What parents need to know
Parents Need to Know
Parents need to know that this groundbreaking show made up of 10-minute-long episodes integrates TV and social media in a remarkable way, allowing fans to personalize the online episodes with their own text and pictures by viewing the series through their Facebook page. Sheer novelty is bound to draw Internet-savvy teens to this unique video application, and repeat visits will allow them to see their own lines of text and photos of themselves and their friends dropped into the background in select scenes throughout each episode. The show's content is on par with its target teen audience (shoot-outs and murder, but little blood, occasional language like "ass," and some flirting and sexual references, but limited physical contact), but this marriage between entertainment and social media complicates the issues of Internet privacy, since viewers give the show access to not only their Facebook information but their friends' as well.
What's the story?
Nick Green (Jason Rathbone) is a typical high school student who dreads his classes; loathes his social nemesis, Derek (Jonathan McDaniel); and pines after Amanda (Aimee Teegarden), his untouchable dream girl who's practically betrothed to Derek. But all that changes when the bell rings, transforming Nick into his alter-ego, a highly skilled government agent deployed on covert missions throughout the world. Only his best friend, Marcus (Johnny Pemberton), knows Nick's secret, but keeping it under wraps from his fellow students and teachers can be a challenge. He can drop bad guys like flies and put a stop to corruption with a single blow, but at the end of the day, none of that makes him any more successful in the physics classroom.
Is it any good?
AIM HIGH is on the fast track to fame, but that's due less to the show itself and more to its first-ever "social series" format. The "unlikely hero" premise isn't exactly groundbreaking, and the talented cast can't do enough to polish this unremarkable tale. But really, little of this matters when you look at what the series does have going for it: the novelty of a never-before-seen bridge between TV and the Internet that allows viewers to put themselves and their friends into the story itself. Intrigued? You're not alone, and chances are your teens and tweens are already one step ahead of you in trying out the new application via their Facebook profile page.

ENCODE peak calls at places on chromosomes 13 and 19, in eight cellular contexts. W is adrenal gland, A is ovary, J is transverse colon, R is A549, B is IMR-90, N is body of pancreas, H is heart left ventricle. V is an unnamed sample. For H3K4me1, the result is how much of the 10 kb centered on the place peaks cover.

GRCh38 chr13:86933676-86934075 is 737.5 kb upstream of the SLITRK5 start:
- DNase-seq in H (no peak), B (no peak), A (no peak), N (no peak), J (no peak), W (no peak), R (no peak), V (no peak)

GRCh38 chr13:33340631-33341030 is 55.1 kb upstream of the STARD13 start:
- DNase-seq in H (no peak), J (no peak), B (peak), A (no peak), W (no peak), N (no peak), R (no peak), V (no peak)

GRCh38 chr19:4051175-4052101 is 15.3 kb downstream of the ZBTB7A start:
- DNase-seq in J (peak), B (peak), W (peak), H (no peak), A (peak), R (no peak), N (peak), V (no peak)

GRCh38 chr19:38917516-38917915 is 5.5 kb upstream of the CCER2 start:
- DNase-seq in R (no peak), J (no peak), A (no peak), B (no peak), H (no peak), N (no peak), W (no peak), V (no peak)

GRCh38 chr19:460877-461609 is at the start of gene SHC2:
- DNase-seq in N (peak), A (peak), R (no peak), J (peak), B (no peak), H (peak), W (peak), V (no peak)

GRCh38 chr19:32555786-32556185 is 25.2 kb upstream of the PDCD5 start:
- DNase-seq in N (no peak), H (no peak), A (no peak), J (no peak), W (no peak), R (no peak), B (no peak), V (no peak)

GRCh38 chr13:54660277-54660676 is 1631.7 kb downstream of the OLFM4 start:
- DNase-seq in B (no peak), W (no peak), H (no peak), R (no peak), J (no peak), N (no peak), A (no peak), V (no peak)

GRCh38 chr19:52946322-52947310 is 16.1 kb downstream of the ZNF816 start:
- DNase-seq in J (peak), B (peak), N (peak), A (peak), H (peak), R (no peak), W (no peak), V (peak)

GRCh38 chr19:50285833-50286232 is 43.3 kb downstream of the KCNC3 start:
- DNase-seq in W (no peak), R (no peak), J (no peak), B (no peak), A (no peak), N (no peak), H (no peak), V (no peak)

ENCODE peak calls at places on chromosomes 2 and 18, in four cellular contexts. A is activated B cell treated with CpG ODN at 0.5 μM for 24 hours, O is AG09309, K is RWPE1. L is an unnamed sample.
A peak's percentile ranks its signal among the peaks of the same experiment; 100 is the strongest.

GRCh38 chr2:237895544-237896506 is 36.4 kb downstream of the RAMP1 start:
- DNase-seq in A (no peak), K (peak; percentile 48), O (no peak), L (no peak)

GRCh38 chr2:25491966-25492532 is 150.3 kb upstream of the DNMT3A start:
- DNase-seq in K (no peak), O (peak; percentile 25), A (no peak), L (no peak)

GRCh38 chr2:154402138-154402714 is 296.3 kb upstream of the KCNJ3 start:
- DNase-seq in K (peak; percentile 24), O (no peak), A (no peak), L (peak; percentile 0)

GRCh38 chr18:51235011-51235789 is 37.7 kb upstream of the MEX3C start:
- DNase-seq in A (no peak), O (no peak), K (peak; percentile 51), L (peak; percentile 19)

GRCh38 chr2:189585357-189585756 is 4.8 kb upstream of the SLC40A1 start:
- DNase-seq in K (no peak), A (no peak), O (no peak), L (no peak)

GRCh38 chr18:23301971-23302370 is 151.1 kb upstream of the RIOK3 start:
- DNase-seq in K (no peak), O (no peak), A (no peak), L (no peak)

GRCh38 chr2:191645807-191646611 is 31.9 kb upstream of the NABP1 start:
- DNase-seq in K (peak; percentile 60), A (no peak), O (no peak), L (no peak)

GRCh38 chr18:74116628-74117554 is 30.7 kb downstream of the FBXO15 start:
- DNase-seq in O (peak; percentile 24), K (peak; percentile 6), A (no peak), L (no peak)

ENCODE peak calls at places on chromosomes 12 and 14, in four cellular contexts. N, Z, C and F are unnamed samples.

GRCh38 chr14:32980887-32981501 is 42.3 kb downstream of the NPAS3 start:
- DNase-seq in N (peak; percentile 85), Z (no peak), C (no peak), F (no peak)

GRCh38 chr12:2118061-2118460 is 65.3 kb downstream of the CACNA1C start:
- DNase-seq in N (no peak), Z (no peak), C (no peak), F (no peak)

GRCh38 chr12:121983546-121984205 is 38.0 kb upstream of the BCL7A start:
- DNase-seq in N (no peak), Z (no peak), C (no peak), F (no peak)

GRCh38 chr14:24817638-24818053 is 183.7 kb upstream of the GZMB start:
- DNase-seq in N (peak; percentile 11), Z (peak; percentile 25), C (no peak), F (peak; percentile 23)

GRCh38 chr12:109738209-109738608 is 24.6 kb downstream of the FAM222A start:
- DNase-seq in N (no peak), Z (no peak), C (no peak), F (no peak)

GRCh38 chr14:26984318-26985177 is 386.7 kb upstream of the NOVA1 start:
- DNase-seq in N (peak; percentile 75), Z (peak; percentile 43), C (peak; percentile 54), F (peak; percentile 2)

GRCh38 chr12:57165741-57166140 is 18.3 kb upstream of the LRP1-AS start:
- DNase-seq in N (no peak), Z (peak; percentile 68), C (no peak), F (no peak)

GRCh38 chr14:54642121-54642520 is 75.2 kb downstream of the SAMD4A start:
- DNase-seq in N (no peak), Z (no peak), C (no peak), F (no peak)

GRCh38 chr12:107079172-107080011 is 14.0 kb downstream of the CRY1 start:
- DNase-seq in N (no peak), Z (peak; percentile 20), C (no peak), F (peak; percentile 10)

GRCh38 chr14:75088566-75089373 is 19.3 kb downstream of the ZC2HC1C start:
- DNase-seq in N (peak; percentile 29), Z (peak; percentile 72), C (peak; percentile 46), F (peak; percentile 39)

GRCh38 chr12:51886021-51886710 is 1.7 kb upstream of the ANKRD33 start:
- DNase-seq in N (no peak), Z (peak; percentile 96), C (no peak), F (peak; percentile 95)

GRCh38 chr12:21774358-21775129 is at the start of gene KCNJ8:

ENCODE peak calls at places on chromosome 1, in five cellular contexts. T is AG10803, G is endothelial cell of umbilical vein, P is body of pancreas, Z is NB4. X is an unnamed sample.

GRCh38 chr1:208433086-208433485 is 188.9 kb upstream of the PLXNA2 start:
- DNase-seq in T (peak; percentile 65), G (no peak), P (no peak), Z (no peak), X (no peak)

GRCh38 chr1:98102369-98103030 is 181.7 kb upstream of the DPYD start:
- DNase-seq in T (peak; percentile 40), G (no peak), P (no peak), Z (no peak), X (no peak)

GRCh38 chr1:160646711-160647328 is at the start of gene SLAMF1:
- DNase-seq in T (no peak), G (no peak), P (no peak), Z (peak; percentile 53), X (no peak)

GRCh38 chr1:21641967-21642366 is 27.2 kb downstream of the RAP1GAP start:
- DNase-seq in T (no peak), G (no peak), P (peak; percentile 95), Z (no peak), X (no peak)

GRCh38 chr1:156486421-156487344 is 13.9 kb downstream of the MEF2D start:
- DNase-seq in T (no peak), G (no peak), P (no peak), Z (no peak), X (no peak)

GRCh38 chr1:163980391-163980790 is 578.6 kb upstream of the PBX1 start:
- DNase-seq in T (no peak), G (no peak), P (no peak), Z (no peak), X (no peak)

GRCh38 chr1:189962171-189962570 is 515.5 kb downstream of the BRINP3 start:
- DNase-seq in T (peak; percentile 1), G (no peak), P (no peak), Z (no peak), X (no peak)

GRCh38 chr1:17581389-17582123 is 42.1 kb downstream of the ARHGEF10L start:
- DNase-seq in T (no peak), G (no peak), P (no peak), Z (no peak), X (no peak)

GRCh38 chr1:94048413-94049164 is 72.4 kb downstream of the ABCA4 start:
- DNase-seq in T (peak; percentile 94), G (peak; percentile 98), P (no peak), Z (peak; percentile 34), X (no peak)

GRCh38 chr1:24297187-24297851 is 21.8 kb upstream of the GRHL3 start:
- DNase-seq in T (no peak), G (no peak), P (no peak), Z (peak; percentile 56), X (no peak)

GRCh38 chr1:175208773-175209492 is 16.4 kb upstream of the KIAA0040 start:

There's no denying the shtick works. It's hard to tear your eyes from the screen when you're waiting to see your own image staring back at you from a poster on the wall or a photo in a montage. It's like a high-tech game of "Where's Waldo?", and it's got definite repeat appeal for the masses, encouraging them to come back for more in each new episode. Although the format itself is optional and there don't appear to be any hard-and-fast privacy issues relating to this new technology since it's only accessing information that you and your friends have agreed to share with each other anyway, it does refresh concerns about the consequences of sharing personal information on the Internet and the longevity of the stuff you do share. After all, do you really want your snarky Facebook comments plastered across a graffiti wall in a TV series, even if it is for your -- or your friends' -- eyes only?
Families can talk about...
Families can talk about social networking. How do sites like Twitter and Facebook allow us to stay in better touch with people? Do you ever find that you rely more on this kind of interaction than you do on traditional communication? If so, does this change have repercussions?
Teens: How do you protect your safety online? Are there sites you don't visit because of safety issues? How much do you share with your friends in chat rooms or on social sites? Is it ever possible to erase something on the Internet? How can your online activities be tracked?
What do you think of this new video application? Will it be popular? Does it entice you to watch the show again? Do you think there are privacy concerns associated with it? Is it ethical to be able to access your friends' photos and use them in a manner such as this?